Create account Log in

Chant – Music for the Soul / Chant - Music for the Soul


Download links and information about Chant – Music for the Soul / Chant - Music for the Soul by The Cistercian Monks Of Stift Heiligenkreuz. This album was released in 2008 and it belongs to New Age genres. It contains 30 tracks with total duration of 59:14 minutes.

Artist: The Cistercian Monks Of Stift Heiligenkreuz
Release date: 2008
Genre: New Age
Tracks: 30
Duration: 59:14
Buy on iTunes $11.99


No. Title Length
1. Antiphon "In Paradisum" Et Psalmus 121 (122) 4:25
2. Responsorium "Subvenite" 2:26
3. Responsorium "Libera Me" 4:26
4. Stift Heiligenkreuz Bells 1:36
5. Missa Pro Defunctis: I. Introitus "Requiem Aeternam" 2:00
6. Missa Pro Defunctis: II. Kyrie 1:38
7. Missa Pro Defunctis: III. Graduale "Requiem Aeternam" 2:40
8. Missa Pro Defunctis: IV. Tractus "Absolve Domine" 2:10
9. Missa Pro Defunctis: V. Offertorium "Domine Iesu Christe" 3:40
10. Missa Pro Defunctis: VI. Sanctus 0:46
11. Missa Pro Defunctis: VII. Post Elevationem: "Pie Iesu Domine" 0:50
12. Missa Pro Defunctis: VIII. Agnus Dei 0:44
13. Missa Pro Defunctis: IX. Communio "Lux Aeterna" 1:01
14. Ad Completorium: Deus In Adiutorium 0:49
15. Ad Completorium: Hymnus "Te Lucis Ante Terminum" 1:24
16. Ad Completorium: Psalmus 4 2:33
17. Ad Completorium: Psalmus 90 (91) 3:46
18. Ad Completorium: Pslamus 133 1:12
19. Ad Completorium: Lectio Brevis 0:27
20. Ad Completorium: Responsorium Breve 0:40
21. Ad Completorium: Canticum Simeonis "Nunc Dimittis" 2:17
22. Ad Completorium: Kyrie 0:12
23. Ad Completorium: Oratio Conclusive 0:47
24. Ad Completorium: Antiphona Ad Beatam Mariam Virginem "Salve Regina" 2:47
25. Ad Completorium: Benedictio 0:19
26. Stift Heiligenkreuz Bells (Reprise) 0:50
27. Hymnus "Veni Creator Spiritus" 2:30
28. Introitus Dominica Pentecostes "Spiritus Domini" 2:35
29. Communio Dominica Pentecostes "Factus Est Repente" 1:12
30. Invitatorium: Psalmus 94 (95) 6:32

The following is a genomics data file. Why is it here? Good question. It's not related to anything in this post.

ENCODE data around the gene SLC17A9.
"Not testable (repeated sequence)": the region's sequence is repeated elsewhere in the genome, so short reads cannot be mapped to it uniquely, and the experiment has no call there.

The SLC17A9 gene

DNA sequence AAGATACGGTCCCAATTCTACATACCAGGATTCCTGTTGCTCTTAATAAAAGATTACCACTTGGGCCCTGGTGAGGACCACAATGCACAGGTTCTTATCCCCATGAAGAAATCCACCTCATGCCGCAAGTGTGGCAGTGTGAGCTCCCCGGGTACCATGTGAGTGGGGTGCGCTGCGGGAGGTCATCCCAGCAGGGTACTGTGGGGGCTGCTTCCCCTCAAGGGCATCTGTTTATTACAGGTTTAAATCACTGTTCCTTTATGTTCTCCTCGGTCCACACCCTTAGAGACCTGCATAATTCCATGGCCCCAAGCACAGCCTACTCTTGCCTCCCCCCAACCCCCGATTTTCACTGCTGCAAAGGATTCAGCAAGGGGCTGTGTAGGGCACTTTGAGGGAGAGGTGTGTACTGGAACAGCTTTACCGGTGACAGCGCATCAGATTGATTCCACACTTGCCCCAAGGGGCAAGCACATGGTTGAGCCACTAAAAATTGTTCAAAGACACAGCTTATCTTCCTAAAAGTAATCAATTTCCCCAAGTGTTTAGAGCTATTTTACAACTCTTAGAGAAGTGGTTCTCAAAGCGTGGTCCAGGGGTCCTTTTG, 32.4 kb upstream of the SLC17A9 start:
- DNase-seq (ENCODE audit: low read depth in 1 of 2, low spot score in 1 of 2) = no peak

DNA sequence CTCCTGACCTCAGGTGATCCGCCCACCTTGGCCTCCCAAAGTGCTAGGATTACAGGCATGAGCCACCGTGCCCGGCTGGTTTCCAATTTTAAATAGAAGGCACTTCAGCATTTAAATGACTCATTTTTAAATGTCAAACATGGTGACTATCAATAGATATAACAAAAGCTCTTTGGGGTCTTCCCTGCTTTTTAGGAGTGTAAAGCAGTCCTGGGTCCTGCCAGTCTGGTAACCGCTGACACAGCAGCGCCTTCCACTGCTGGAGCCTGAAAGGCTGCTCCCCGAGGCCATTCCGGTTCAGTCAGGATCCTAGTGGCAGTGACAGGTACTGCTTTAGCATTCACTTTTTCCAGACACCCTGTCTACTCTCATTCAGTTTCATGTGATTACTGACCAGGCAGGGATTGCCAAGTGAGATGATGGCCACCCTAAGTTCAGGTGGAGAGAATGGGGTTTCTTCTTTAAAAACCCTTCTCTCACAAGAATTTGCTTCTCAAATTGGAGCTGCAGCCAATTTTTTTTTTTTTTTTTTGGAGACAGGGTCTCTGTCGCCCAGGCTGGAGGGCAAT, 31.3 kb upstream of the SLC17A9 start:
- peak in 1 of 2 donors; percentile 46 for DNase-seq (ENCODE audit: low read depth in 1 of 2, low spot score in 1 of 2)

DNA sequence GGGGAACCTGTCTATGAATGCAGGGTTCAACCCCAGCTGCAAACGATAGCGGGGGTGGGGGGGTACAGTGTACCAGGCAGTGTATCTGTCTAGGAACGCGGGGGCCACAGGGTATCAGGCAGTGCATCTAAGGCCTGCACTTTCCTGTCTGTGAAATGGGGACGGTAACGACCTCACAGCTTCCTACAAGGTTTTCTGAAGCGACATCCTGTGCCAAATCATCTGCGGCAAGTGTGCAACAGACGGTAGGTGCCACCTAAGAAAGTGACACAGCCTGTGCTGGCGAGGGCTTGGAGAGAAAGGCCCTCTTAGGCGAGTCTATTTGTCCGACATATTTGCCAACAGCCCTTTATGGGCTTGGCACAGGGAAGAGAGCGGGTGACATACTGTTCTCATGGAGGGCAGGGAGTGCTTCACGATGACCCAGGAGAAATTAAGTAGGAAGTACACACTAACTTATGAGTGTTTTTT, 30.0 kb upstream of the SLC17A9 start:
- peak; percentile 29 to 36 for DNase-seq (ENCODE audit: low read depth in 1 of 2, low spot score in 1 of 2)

Chant: Music for the Soul is a series of 29 biblically inspired meditations sung by monks at the Cistercian Abbey near Vienna, Austria, where the order has existed since the year 1133. Recorded and released in 2008, the album hit number one on the Austrian pop charts and reached the Top Ten in the U.K.. Profits from sales, it is said, will fund scholarships for students from other countries who wish to study at the Abbey, known locally as Stift Heiligenkreuz. The chants, largely based upon Psalms and including the Canticle of Simeon from the Book of Luke, are grouped into four breathtaking rituals whose titles translate as "Into Paradise," "Mass for the Dead," "Night Prayer" and "Spirit of the Lord." The most striking qualities of this music are the gentleness of the voices and the spatial and acoustic dynamics of the edifice within which the chanting was carried out. Gregorian chant is sung in Latin and in unison without any instrumentation, so as to create a devotional conduit directly from a group of individuals to the deity. One very simple melodic line is sung without harmony. The chants are composed in what is described as "a free musical rhythm that rises and falls in accord with the inner meaning of the melody and the words." As is the case with a cappella sacred music from cultures all over the world, the listener might well experience a near-complete suspension of the sense of the passage of time. While conventional musicologists have often bent over backwards to deny it, the Cistercians themselves openly state that "the melodies have their ultimate roots in the Jewish Temple Liturgy." During the 1990s, a resurgence of interest in Gregorian chant took place when traditional plainsong recordings by the Benedictine Monks of Santo Domingo de Silos began to sell in quantities usually associated with pop music. This surprising development eventually led to a series of weirdly inappropriate tribute albums to Elvis Presley, Elton John, ABBA, and Celine Dion wherein pop lyrics were incongruously filtered through the mouths of individuals who sang in the style of Gregorian chant, with instrumental accompaniment. While these crossover experiments (which corrupted the ancient formula and exploited the essence of the music) were perhaps inevitable, many feel that the results conveyed little more than shallow vulgarity and commercial debasement. Happily, and quite successfully, the Cistercian Monks of Stift Heiligenkreuz have given the world a beautiful recording that is faithful to the humble dignity of authentic plainsong. It may be savored and appreciated by individuals of any social background or spiritual inclination. Listeners may find it at once tremendously moving and wonderfully relaxing. Twice during the proceedings the voices fall silent as the bells of Stift Heiligenkreuz reverberate throughout the ancient structure.